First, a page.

The Michigan Health & Hospital Association (MHA) announced the winners of its Meritorious Service and Special Recognition awards June 25, honoring physicians, healthcare executives and legislators for their extensive contributions to health and healthcare. Robert Connors, MD, was chosen as the winner of the MHA Meritorious Service Award, the association’s highest achievement award.
Receiving the MHA Special Recognition Award are Duke Anderson, recently retired president and CEO of Hillsdale Hospital; Gwen MacKenzie, president and CEO, First Step of Sarasota (FL) and former market executive and senior vice president, Ascension; Anthony Tedeschi, MD, former CEO, Detroit Medical Center; U.S. Sen. Gary Peters (D); and State Rep. Donna Lasinski (D-Scio Twp.).
Normally presented during the MHA Annual Membership Meeting traditionally held on Mackinac Island, this year’s awards will be individually presented at a later time.
Meritorious Service Award winner Robert Connors, MD, was president of Helen DeVos Children’s Hospital, Grand Rapids, from 2005 until his retirement in January. For the previous 15 years, he was the hospital’s director of pediatric surgery, director of pediatric trauma services and director of surgery services. The hospital is a member of Spectrum Health, where Connors helped integrate a high reliability culture systemwide and offered high reliability training sessions to other healthcare professionals. During his tenure, Helen DeVos Children’s Hospital built and occupied its current building that is dedicated solely to children’s health.
Connors has served on the MHA Keystone Center Board of Directors and the MHA Council on Children’s Health and was an important contributor to the MHA Keystone Center’s first Safe Table for pediatrics. He received a 2015 MHA Keystone Center Patient Safety & Quality Leadership Award, was recognized in 2013 by Becker’s Hospital Review as one of the top “50 Experts Leading the Field of Patient Safety” and was awarded the 2011 National Patient Safety Foundation’s Chairman’s Medal. He has also served on the Helen DeVos Children’s Hospital Foundation Board, Helen DeVos Children’s Hospital Committee, Spectrum Health Board of Trustees and the Children’s Hospital Association Quality and Safety Committee.
Special Recognition Award winner Duke Anderson recently retired after 14 years as president and CEO of Hillsdale Hospital. Anderson was named the hospital’s first president emeritus, honoring his past contributions and signifying his future advisory role.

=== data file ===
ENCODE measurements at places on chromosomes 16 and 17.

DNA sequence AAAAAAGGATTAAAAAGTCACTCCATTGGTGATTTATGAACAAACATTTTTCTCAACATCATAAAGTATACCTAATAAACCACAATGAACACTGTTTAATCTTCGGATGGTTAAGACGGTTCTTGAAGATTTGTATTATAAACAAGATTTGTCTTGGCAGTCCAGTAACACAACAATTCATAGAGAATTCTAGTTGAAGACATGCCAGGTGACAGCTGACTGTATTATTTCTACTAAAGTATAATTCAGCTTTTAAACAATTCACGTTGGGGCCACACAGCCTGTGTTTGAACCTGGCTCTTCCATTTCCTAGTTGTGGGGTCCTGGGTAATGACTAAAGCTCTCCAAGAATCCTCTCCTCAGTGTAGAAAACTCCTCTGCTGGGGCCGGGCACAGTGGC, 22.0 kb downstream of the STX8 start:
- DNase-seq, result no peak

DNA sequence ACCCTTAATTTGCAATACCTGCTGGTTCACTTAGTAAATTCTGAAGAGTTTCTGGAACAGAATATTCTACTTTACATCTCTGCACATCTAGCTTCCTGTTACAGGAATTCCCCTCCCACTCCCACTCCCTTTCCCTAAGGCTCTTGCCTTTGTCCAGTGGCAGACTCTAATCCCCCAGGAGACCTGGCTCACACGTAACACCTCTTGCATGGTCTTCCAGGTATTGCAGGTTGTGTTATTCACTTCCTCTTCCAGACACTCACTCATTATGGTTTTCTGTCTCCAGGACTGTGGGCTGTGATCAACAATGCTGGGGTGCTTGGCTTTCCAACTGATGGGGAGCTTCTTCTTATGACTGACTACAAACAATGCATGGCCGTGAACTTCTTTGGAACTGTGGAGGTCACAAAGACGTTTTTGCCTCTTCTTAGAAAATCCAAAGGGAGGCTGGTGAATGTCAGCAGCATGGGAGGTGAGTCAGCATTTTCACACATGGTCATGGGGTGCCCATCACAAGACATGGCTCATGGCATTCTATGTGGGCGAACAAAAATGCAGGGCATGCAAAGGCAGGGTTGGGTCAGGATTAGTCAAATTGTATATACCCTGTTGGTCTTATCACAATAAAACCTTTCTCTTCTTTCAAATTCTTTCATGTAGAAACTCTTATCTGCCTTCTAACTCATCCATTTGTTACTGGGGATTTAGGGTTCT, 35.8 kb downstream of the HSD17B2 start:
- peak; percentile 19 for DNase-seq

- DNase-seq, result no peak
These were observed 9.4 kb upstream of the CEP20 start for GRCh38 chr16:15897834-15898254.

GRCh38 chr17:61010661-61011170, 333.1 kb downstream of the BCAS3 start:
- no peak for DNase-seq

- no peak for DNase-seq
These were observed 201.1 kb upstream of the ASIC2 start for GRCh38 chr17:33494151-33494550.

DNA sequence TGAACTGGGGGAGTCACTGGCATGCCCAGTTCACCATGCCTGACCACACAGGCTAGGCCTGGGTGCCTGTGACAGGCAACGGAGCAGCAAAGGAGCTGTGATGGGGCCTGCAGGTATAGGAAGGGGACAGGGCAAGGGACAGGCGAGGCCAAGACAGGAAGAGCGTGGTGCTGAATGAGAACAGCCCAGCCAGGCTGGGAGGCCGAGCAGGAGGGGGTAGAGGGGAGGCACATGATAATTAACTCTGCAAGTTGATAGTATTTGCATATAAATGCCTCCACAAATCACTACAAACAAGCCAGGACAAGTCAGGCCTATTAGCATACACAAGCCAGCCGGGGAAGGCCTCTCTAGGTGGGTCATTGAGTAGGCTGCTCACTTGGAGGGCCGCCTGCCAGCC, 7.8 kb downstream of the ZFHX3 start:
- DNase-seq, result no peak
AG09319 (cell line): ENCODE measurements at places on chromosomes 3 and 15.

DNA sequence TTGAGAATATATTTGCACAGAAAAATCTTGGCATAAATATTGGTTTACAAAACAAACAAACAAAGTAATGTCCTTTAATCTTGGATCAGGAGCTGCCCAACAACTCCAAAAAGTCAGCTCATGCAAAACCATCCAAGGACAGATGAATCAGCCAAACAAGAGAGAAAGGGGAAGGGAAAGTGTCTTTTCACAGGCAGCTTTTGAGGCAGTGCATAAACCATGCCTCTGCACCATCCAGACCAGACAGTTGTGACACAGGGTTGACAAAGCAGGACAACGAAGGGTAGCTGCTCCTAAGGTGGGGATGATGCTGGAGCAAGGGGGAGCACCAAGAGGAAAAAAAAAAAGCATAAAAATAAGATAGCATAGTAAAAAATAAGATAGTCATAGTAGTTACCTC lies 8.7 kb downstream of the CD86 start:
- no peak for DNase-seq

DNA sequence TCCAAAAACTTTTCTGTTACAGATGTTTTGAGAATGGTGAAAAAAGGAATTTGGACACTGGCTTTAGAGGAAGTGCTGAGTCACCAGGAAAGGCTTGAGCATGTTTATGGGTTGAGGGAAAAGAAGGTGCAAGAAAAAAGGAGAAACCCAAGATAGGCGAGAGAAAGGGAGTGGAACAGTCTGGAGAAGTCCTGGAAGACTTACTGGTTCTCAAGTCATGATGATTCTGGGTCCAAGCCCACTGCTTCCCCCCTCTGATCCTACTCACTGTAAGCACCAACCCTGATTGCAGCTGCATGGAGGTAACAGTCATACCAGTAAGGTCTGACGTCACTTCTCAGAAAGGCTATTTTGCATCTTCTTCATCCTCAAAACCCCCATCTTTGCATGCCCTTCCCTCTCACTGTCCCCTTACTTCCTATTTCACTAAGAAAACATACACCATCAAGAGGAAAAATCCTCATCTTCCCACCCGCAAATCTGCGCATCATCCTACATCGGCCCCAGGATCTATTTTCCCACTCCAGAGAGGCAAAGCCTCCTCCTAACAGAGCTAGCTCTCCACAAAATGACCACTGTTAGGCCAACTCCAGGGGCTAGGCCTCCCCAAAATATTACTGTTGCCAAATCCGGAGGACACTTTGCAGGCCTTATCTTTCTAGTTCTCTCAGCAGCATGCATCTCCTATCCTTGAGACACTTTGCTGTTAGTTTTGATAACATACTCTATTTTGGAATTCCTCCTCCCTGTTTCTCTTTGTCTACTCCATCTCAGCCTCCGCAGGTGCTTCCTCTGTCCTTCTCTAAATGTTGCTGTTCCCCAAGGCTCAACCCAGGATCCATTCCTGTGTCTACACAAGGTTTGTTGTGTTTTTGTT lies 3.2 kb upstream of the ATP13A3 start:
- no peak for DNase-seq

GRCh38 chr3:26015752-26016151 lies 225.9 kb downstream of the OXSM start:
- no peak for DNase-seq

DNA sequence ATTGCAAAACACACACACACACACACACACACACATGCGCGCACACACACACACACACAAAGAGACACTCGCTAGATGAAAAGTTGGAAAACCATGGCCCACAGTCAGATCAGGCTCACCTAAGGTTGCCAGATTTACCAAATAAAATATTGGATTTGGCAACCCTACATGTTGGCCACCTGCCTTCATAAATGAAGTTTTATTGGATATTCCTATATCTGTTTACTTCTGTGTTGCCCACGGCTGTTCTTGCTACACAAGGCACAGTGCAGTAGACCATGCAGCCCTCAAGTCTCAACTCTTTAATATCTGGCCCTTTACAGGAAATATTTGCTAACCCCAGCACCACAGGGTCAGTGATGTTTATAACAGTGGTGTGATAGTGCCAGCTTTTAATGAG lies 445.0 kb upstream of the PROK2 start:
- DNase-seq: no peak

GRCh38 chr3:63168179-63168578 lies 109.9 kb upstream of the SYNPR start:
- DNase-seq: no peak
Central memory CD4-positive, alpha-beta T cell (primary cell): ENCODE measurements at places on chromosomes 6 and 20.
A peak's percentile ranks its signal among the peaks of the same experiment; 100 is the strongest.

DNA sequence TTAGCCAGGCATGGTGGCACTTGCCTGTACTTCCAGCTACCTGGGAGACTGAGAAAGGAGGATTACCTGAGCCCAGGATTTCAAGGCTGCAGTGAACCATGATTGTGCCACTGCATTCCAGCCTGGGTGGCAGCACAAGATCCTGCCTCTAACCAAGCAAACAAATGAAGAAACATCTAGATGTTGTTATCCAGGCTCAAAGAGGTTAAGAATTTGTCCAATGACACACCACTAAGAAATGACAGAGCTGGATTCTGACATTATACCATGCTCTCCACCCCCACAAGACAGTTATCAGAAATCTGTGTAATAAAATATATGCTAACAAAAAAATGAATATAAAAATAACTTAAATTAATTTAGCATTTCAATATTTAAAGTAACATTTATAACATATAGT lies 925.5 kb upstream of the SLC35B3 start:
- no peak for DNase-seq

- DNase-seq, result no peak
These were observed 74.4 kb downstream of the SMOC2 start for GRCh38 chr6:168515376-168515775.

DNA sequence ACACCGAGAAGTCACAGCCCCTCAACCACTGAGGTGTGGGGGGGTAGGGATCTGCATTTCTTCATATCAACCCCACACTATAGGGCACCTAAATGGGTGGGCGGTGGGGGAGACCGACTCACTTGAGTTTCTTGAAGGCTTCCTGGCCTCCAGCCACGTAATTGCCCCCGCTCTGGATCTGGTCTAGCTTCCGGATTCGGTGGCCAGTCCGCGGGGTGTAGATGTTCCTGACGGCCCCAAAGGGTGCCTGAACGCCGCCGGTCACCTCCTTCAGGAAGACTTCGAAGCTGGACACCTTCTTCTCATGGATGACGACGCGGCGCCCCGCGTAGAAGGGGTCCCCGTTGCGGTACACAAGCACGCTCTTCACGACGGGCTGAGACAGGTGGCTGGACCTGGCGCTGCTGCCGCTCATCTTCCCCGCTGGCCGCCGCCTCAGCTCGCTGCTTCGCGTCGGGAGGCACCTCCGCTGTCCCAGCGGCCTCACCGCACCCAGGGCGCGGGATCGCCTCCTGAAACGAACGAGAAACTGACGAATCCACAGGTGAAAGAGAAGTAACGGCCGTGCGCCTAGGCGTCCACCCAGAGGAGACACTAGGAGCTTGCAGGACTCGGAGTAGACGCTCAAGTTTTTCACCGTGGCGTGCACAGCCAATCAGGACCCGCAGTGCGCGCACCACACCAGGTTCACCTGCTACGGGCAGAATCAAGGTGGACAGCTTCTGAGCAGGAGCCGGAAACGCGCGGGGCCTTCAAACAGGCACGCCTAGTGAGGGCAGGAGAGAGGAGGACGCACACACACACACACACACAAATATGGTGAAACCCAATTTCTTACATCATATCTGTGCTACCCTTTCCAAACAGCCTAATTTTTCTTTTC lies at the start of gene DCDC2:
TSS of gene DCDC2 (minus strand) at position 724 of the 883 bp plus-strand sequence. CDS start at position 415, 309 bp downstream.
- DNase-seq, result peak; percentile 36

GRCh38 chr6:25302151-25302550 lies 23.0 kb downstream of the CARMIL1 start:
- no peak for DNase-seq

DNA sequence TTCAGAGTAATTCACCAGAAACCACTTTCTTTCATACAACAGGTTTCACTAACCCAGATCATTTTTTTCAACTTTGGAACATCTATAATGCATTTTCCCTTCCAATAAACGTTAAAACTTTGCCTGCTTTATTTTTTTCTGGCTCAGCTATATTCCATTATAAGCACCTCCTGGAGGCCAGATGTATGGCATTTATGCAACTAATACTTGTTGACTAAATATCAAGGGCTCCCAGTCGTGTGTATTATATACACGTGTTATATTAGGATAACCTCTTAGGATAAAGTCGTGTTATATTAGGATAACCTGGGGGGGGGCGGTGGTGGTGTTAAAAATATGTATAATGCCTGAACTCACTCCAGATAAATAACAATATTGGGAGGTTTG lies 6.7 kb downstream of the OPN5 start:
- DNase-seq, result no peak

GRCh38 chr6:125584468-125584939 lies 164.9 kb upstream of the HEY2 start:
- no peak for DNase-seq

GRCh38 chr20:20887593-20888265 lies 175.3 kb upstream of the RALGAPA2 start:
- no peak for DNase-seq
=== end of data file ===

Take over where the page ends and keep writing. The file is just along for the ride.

Anderson helped develop a community health needs assessment in Hillsdale County that resulted in numerous public health initiatives. Under his leadership, Hillsdale Hospital built a new birthing center when many rural obstetrics departments were closing.
A strong advocate of Medicaid expansion and access to safe, high-quality surgical care, Anderson has testified before the Michigan Senate Health Policy and other legislative committees. He worked with the hospital board to pass a resolution of “Zero Harm” for patients and build a highly reliable organization.
The MHA is one of many organizations where Anderson has volunteered. He was a member of the MHA Board of Trustees for three years, served for eight years on the MHA Small or Rural Hospital Council and on the MHA Quality and Accountability Committee for four years.
He appeared in the annual list of Top Rural Health CEOs to Know published by Becker’s Hospital Review for six consecutive years. The hospital is further recognizing him by building the Anderson Pavilion adjacent to its campus.
Gwen MacKenzie recently took the helm of First Step of Sarasota, a provider of addiction recovery programs. She has more than 30 years of experience leading complex healthcare organizations, including four years as market president of Ascension Health Michigan, where her innovative leadership helped transform it from an acute care hospital model to one of statewide integration and population health. She was integral to developing the statewide clinically integrated Together Health Network and was recognized by Crain's Detroit Business as one of the Most Influential Women in Michigan 2016.